HomeNewsBriefColombia Dismantles Corrupt Asset Seizure Program
BRIEF

Colombia Dismantles Corrupt Asset Seizure Program

COLOMBIA / 7 OCT 2014 BY DAVID GAGNE EN

Colombia's Justice Minister has announced the dissolution of the National Narcotics Directorate (DNE), a move meant to clean up corruption with regards to the country's property seizure law, and may yet prove to be more than a symbolic change.

Justice Minister Yesid Reyes told El Pais that the DNE was liquidated on September 30, ending a protracted process to shut down the government body formerly responsible for handling assets seized from drug traffickers. It has been replaced by the Special Assets Association (SAE), which became active in July. 

The SAE will handle assets seized under Colombia's property seizure law (Ley de Extincion de Dominio), while the Justice Ministry will continue to handle judicial processes for seizure cases, reported El Espectador. The SAE is linked to the Housing Ministry but is a partly private body -- a structure that an unidentified government official told El Espectador was intended to prevent political interference in the management of seized assets.

According to government figures, approximately 70,000 properties formerly in the hands of the DNE have been transferred to the SAE, reported El Espectador.

InSight Crime Analysis

President Juan Manuel Santos initiated the process to shut down the DNE in 2011, after it was found that billions of dollars in seized assets had gone missing since the agency was created in 1990. As part of the scandal, two high-level DNE officials and numerous congressmen were investigated for funneling seized drug funds into personal accounts.

The question now is whether this represents a real shake-up in how Colombia deals with asset seizures, or if it's merely a symbolic gesture. The fact that it's not just a name change -- the structure of the agency is also being rehauled --  is a good sign in this regard.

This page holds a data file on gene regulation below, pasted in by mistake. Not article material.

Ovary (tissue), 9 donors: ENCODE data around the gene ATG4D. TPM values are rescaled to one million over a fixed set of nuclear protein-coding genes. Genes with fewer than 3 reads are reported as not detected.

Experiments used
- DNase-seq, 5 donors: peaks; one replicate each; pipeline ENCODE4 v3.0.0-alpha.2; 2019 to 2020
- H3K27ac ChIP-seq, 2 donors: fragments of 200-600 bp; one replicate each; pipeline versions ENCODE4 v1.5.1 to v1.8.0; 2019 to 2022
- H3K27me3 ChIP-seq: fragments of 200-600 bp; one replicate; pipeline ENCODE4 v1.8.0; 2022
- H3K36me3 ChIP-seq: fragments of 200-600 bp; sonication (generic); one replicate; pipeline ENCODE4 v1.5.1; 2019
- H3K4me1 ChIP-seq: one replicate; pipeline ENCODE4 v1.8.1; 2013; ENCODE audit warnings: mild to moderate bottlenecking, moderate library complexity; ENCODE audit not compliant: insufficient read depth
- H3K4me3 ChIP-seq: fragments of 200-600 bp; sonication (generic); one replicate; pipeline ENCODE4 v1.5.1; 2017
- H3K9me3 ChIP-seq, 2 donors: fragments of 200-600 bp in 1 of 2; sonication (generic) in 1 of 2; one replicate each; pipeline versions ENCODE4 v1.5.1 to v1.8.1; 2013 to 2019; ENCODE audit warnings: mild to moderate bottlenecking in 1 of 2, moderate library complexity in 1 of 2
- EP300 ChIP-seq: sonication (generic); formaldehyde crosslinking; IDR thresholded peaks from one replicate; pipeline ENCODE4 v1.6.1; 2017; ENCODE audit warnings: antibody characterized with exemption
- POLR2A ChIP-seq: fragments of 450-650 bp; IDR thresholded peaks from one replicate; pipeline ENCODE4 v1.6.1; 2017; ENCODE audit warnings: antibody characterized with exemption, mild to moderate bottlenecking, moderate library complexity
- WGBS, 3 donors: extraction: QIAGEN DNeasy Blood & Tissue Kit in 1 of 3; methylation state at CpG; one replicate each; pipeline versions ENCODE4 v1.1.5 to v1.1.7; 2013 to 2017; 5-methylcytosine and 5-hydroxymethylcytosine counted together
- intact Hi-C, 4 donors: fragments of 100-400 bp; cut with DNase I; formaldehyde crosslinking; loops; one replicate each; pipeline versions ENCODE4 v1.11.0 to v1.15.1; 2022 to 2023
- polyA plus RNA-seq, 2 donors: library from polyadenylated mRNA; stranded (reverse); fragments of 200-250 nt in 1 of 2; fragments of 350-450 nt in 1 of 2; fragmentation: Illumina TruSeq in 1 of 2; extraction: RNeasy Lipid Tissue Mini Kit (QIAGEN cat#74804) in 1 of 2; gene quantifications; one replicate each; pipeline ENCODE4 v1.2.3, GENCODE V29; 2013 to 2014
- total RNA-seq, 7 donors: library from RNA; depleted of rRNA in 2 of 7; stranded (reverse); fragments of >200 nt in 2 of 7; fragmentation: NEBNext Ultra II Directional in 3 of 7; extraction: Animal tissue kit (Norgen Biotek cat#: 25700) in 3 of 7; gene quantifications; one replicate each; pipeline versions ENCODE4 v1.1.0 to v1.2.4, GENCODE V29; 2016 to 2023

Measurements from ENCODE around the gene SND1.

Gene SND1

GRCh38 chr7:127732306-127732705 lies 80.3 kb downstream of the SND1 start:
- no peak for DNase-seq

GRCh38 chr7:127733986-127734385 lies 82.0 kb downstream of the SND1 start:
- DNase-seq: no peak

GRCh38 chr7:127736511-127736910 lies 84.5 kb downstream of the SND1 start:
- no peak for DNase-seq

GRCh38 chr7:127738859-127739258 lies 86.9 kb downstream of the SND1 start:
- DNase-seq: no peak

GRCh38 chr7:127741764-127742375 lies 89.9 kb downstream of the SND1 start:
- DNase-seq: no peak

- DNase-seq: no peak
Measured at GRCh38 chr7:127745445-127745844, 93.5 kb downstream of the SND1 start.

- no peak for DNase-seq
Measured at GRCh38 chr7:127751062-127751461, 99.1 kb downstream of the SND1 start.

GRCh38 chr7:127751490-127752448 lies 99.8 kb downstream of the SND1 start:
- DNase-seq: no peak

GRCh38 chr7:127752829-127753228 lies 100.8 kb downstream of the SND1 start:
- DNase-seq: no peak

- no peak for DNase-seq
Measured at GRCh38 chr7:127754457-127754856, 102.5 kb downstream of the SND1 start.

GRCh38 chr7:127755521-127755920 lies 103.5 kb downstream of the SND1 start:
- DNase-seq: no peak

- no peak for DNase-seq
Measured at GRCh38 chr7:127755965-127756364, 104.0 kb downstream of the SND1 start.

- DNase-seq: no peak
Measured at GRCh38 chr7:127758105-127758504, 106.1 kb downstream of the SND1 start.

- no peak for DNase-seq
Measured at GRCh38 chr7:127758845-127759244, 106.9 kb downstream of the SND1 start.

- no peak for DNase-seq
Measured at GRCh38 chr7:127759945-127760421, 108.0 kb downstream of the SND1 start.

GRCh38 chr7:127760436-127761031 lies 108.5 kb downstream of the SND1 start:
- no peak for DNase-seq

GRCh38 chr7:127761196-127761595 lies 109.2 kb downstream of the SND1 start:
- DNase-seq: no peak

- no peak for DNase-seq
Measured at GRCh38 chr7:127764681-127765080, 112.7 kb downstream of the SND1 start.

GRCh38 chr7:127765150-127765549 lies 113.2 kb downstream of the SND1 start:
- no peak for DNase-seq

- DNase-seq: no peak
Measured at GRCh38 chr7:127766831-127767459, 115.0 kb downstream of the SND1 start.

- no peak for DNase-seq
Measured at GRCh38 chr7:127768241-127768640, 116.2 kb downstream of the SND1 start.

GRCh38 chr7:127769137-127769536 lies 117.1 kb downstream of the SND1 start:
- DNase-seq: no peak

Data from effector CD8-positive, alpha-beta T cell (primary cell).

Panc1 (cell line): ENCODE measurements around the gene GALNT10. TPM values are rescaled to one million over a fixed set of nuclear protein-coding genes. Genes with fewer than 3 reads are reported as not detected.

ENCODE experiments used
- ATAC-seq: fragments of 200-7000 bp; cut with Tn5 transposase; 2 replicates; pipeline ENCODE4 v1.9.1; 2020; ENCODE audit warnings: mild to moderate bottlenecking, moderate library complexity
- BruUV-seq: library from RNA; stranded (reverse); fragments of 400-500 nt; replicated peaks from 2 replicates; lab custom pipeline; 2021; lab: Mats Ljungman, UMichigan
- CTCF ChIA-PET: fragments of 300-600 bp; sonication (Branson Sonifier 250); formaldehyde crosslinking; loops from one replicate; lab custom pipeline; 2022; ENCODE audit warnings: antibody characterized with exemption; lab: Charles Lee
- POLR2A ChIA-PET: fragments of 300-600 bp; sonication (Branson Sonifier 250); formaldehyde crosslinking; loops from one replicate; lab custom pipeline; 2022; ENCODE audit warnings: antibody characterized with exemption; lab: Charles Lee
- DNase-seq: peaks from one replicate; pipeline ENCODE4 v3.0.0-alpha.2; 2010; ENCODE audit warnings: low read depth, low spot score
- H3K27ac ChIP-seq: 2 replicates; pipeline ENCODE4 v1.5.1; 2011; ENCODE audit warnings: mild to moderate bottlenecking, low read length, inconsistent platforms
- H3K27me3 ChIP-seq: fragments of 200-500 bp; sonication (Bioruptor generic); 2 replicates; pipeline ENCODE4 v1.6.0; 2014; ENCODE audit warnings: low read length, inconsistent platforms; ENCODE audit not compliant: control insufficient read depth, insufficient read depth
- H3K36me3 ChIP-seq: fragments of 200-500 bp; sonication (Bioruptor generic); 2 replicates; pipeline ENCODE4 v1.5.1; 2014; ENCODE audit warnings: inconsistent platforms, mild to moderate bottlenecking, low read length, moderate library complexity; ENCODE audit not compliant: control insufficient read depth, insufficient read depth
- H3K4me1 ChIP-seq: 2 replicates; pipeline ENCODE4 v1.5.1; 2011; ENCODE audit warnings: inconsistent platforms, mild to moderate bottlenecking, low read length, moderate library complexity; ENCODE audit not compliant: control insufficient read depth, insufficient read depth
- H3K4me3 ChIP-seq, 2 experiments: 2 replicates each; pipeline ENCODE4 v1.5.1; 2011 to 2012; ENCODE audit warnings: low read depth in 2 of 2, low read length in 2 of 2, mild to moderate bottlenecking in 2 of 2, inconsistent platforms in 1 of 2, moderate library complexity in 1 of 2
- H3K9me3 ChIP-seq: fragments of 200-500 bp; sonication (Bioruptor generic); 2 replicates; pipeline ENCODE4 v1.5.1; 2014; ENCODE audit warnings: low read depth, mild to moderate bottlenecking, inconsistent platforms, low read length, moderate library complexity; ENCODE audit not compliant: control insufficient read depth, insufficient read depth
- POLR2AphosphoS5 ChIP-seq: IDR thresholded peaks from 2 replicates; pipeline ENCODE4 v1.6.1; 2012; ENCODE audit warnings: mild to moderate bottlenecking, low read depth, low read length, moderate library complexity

Colombia has also moved to address other factors that have limited the effectiveness of its asset seizure legislation, which was the first of its kind in Latin America. Amendments to the property seizure law that were enacted in January are expected to cut in half the time it takes to complete asset seizure cases, Colombia's former vice prosecutor general recently told InSight Crime

SEE ALSO: Colombia News and Profiles

However, there are still some problems with enforcing the law. According to El Pais, only 18 percent of seized assets have actually been claimed by the government, while the rest are still tied up in litigation. But the problems don't stop when litigation ends -- Additionally, once the judicial process is finalized, not only can corruption in the handling of assets be an issue -- it remains difficult for the Colombian government to auction off the seized assets

share icon icon icon

Was this content helpful?

We want to sustain Latin America’s largest organized crime database, but in order to do so, we need resources.

DONATE

What are your thoughts? Click here to send InSight Crime your comments.

We encourage readers to copy and distribute our work for non-commercial purposes, with attribution to InSight Crime in the byline and links to the original at both the top and bottom of the article. Check the Creative Commons website for more details of how to share our work, and please send us an email if you use an article.

Was this content helpful?

We want to sustain Latin America’s largest organized crime database, but in order to do so, we need resources.

DONATE

Related Content

COCAINE / 19 NOV 2015

A huge cocaine processing complex run by the ELN has been found in west Colombia, showcasing the guerrilla group's role…

COLOMBIA / 11 JUL 2018

Nightly clashes between criminal gangs and a questionable police operation have engulfed one of Colombia’s most famous neighborhoods, with residents…

COLOMBIA / 14 DEC 2018

The city of Cali in Colombia is on track to see a drop in homicides for the fifth straight year,…

About InSight Crime

THE ORGANIZATION

InSight Crime Tackles Illegal Fishing

15 OCT 2021

In October, InSight Crime and American University’s Center for Latin American and Latino Studies (CLALS) began a year-long project on illegal, unreported, unregulated (IUU) fishing in…

THE ORGANIZATION

InSight Crime Featured in Handbook for Reporting on Organized Crime

8 OCT 2021

In late September, the Global Investigative Journalism Network (GIJN) published an excerpt of its forthcoming guide on reporting organized crime in Indonesia.

THE ORGANIZATION

Probing Organized Crime in Haiti

1 OCT 2021

InSight Crime has made it a priority to investigate organized crime in Haiti, where an impotent state is reeling after the July assassination of President Jovenel Moïse, coupled with an…

THE ORGANIZATION

Emergency First Aid in Hostile Environments

24 SEP 2021

At InSight Crime's annual treat, we ramped up hostile environment and emergency first aid training for our 40-member staff, many of whom conduct on-the-ground investigations in dangerous corners of the region.

THE ORGANIZATION

Series on Environmental Crime in the Amazon Generates Headlines

17 SEP 2021

InSight Crime and the Igarapé Institute have been delighted at the response to our joint investigation into environmental crimes in the Colombian Amazon. Coverage of our chapters dedicated to illegal mining…